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Baltimore County attorney: Bevins violated the charter but can keep her council seat.

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Baltimore County Councilwoman Cathy Bevins. Credit: Baltimore County

A long-awaited legal opinion by Baltimore County Attorney James Benjamin finds that sixth district Councilwoman Cathy Bevins violated the county charter when she briefly moved out of her district last summer.

Although the county charter states a council member has to leave office if they move out of their district, Benjamin wrote, “there does not appear to be legal precedent to require the immediate removal of Councilwoman Bevins.”

Benjamin cites a similar situation in the 1960s, when second district councilman Milton (“Mickey”) H. Miller moved out of his district. He remained in office.

“Importantly, it seems the County Council allowed Mr. Miller to stay on the Council, but Mr. Miller agreed not to run again,” wrote Benjamin.

Bevins announced last month that she will not seek a fourth term this year. She said at the time her residency mistake had nothing to do with that decision.

Benjamin also found evidence in notes taken during the writing of the county charter in 1956 that the main point of the residency requirement is to make sure the county’s seven council districts are represented.

Bevins continued her day-to-day work for residents of the sixth district during the time she lived in an adjoining district.

County Council Chairman Julian Jones, who like Bevins is a Democrat, said that is a critical point.

“There’s a difference between a person who moves out of the district and moves to Alaska never to be seen again, of course you would want that person to resign or vacate the seat so you can replace him, versus somebody in Cathy’s case who moved out, never stopped doing their job, and then moved right back in,” Jones said.

Bevins did not respond to requests for comment.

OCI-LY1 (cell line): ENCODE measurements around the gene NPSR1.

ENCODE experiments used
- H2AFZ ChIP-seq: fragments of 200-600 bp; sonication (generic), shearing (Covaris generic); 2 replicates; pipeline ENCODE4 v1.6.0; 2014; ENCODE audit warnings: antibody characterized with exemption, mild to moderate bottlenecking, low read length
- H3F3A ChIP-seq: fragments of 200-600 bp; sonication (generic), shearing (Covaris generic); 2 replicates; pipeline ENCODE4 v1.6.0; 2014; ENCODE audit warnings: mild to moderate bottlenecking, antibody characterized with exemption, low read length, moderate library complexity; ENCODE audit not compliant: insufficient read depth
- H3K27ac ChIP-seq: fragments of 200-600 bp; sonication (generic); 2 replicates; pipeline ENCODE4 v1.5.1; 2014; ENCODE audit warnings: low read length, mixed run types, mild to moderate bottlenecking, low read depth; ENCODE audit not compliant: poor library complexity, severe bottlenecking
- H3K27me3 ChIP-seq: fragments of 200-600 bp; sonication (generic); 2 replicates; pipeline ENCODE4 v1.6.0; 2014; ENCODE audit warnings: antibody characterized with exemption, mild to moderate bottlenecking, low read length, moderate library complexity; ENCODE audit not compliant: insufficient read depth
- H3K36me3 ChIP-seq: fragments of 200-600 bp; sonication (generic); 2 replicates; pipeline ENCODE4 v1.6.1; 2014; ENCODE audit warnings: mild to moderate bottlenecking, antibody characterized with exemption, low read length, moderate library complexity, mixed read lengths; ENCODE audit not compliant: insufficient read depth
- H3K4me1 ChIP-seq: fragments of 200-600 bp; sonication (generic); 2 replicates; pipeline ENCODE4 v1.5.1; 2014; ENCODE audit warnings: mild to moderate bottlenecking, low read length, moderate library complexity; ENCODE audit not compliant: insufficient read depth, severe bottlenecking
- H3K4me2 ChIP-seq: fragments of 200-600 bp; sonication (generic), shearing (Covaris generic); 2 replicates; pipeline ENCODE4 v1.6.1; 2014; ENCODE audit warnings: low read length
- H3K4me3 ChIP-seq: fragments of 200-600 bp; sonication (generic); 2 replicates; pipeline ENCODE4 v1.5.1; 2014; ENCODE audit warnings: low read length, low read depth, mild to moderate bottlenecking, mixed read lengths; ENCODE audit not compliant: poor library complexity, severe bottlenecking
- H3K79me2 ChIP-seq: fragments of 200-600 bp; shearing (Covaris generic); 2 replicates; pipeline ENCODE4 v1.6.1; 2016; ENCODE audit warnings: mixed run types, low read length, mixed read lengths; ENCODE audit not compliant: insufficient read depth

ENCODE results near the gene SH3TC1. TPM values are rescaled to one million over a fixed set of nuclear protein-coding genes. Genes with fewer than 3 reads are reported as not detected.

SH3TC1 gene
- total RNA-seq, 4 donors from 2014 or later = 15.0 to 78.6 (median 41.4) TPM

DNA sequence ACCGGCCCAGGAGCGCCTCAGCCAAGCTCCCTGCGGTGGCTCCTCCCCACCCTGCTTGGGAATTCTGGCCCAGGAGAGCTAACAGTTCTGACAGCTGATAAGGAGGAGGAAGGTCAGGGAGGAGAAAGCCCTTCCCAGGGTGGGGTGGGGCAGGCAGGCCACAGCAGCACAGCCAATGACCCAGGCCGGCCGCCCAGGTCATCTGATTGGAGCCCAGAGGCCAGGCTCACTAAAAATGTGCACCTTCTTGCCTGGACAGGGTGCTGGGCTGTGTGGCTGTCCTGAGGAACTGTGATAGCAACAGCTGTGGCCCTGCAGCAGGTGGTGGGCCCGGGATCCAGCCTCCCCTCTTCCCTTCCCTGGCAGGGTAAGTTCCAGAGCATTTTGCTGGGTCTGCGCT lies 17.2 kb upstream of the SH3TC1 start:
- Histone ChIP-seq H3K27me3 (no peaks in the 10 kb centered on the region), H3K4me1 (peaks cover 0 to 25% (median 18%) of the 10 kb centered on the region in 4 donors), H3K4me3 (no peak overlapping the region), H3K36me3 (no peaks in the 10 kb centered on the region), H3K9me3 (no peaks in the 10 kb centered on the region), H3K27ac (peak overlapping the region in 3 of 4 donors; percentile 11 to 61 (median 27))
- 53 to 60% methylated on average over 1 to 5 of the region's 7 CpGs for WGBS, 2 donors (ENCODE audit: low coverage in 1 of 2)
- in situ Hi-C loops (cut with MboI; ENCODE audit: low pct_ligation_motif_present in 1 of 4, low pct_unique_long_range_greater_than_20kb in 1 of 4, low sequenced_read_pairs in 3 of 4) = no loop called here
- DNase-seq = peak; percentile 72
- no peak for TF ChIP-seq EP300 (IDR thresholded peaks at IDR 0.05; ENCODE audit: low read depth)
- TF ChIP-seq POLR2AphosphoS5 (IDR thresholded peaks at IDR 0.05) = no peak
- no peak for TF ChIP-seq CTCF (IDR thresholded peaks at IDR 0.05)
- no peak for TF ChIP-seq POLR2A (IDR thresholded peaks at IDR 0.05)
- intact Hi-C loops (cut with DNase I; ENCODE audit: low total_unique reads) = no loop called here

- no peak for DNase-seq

Benjamin’s opinion also dives into the meaning of the word “forthwith.”

The charter states when a council member moves out of the district, “his office shall be forthwith vacated.” Benjamin writes that can mean “with no excuse for delay” or “that the act is to be done within a reasonable time.”

Benjamin now puts the ball in the County Council’s court.

He wrote “it may be helpful” for the council or a future charter commission to decide whether the document needs to be amended “to specify who can declare a vacancy if a Councilmember moves from their councilmanic district and to determine who can remove a Councilmember from office if a vacancy has been found to exist due to the Councilmember moving from their councilmanic district.”

Benjamin further writes that under the charter, “the County Executive cannot make these calls.”

Chairman Jones disagrees with Benjamin’s view on amending the charter.

“I see beauty in the charter,” Jones said. “I don’t see it as being vague or some omission.

“There’s power and there’s no error here,” Jones said. “There’s power in the fact that when the citizens elect somebody, only the citizens can get rid of them.

“You don’t want to get into the situation where your colleagues or some other entity has the power to remove you from office.”

Bevins said she checked with the county council’s legal counsel, who incorrectly told her that under the charter she could move out of the sixth district and keep her seat. Once she realized that was not the case, she moved back into the sixth.

Bevins’ move triggered a complaint to the county inspector general, who also recommended that the county council consider updating the charter to include a provision on enforcing a violation of council residency.

Baltimore County Executive Johnny Olszewski requested opinions both from the county attorney and Maryland Attorney General Brian Frosh, who declined to get involved, saying it was a local issue.

With Bevins not running for reelection, six people so far have filed to run for the sixth district seat, five Democrats and one Republican.

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